In the static bistable perception task, a Necker cube (Kornmeier and Bach, 2005) was presented on the screen for 300 s. The cube consisted of black lines presented on a white background and subtended a visual angle of 7.0°. In this task, two spatial orientations of the cube can be perceived, in which either of the two central vertices can appear to be in front, i.e., closer to the observer. Participants were instructed to initially indicate whether they perceived the left or the right vertex to be closer by pressing the corresponding key and to indicate every switch in perceptual interpretation by pressing the key corresponding to the perception after the switch.

For the dynamic bistable perception task, referred to as structure from motion (SFM), a circular cloud of left- and right-moving dots was presented on the screen with a central fixation cross. These moving dots are perceived as an either left- or right-rotating sphere with the bistable perceptive interpretation being the direction of rotation (left vs. right) (Van Loon et al., 2013). Again, participants were asked to indicate the perceived direction of rotation initially and after every perceptual switch by pressing the associated key. The two dot clouds moved at an angular velocity of 23°/s around the vertical axis. The individual dot size was 6.6 arcmin in width and height. All dots were equal in luminance (white) on a gray background. The dot clouds covered a circular area with a diameter of 15.6° visual angle. After an initial presentation of a fixation cross, the task was presented for 300 s.

After the first run of the two tasks, electrical stimulation started and was administered for 30 min prior to the second run of the tasks to give stimulation effects time to unfold. Stimulation continued throughout the online run of the tasks (cf. Figure 1).

For stimulation, medical Ag/AgCl electrodes (Ambu Neuroline3), cut to a size of 4 mm × 4 mm and mounted on a piece of silicone at a center-to-center distance of 1 cm were used. Electrical conductance between the electrode and the skin was established using a small amount of Genuine Grass adhesive electrode cream (Natus Neurology4). For tVNS, the electrodes were placed in the cymba conchae of the left ear, for sham stimulation at the left earlobe. Across conditions and participants, the anode was placed more rostral. Stimulation pulses were generated by a medical stimulation device (Digitimer DS75) at a current intensity of 3 mA and a pulse width of 200 μs, triggered by an Arduino Uno circuit board6 programmed to a stimulation cycle of 30 s stimulation at 25 Hz, followed by a 30 s break.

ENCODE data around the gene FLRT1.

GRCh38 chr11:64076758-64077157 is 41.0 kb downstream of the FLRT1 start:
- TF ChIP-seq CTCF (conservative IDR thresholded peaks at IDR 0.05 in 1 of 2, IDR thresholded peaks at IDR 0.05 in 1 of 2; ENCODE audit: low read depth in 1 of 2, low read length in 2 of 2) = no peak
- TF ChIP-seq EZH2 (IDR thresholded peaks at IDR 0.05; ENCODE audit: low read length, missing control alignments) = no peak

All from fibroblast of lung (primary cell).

Data Analysis

We analyzed percept durations (PD), which were computed as the time difference between two reported switches. When the same key was pressed multiple subsequent times, only the first press was counted, such that all PD values describe the time span between two changes in perception. The time before the first and after the last keypress was excluded from the analysis. Furthermore, PDs shorter than 200 ms were considered lapses and excluded from further analysis. We excluded subjects if they had carried out two keypresse or less, i.e., no percept switches, in at least one of the four runs of a task. Furthermore, we excluded subjects if the time between their first and last keypress was shorter than 150 s, i.e., if less than half of the runtime was available for analysis, in at least one of the four runs of a task. We computed mean PDs for each subject in each run. Data from 29 subjects for the Necker cube task and from 25 subjects for the SFM task entered the final analysis.

We analyzed mean PDs by means of Bayesian multilevel regression using the brms library in R and Stan (Bürkner, 2017). We constructed a linear model of PD with time (pre- vs. post-stimulation), stimulation (sham vs. tVNS), and time × stimulation interaction as fixed effects. As random effects, we specified subject-wise random intercepts to account for repeated measures. We used weakly regularizing Gaussian priors (μ = 0, σ = 15) for the model coefficients of all three fixed effects (McElreath, 2016). Posterior distributions of the parameters have been obtained by Markov chain Monte Carlo (MCMC) sampling in Stan (Gelman et al., 2015) with 5000 iterations per chain, the first 2000 iterations being discarded as “warm-up” iterations, and four independent sampling chains. Since our effect of interest was the time × stimulation interaction, we compared the model with interaction to a model without it using Bayes factors. Moreover, we report the posterior distribution of the interaction model coefficient as estimated in the 12000 iterations of the MCMC procedure, alongside the 95% highest density interval (HDI), i.e., the 2.5 and 97.5% percentiles of the posterior effect size distribution.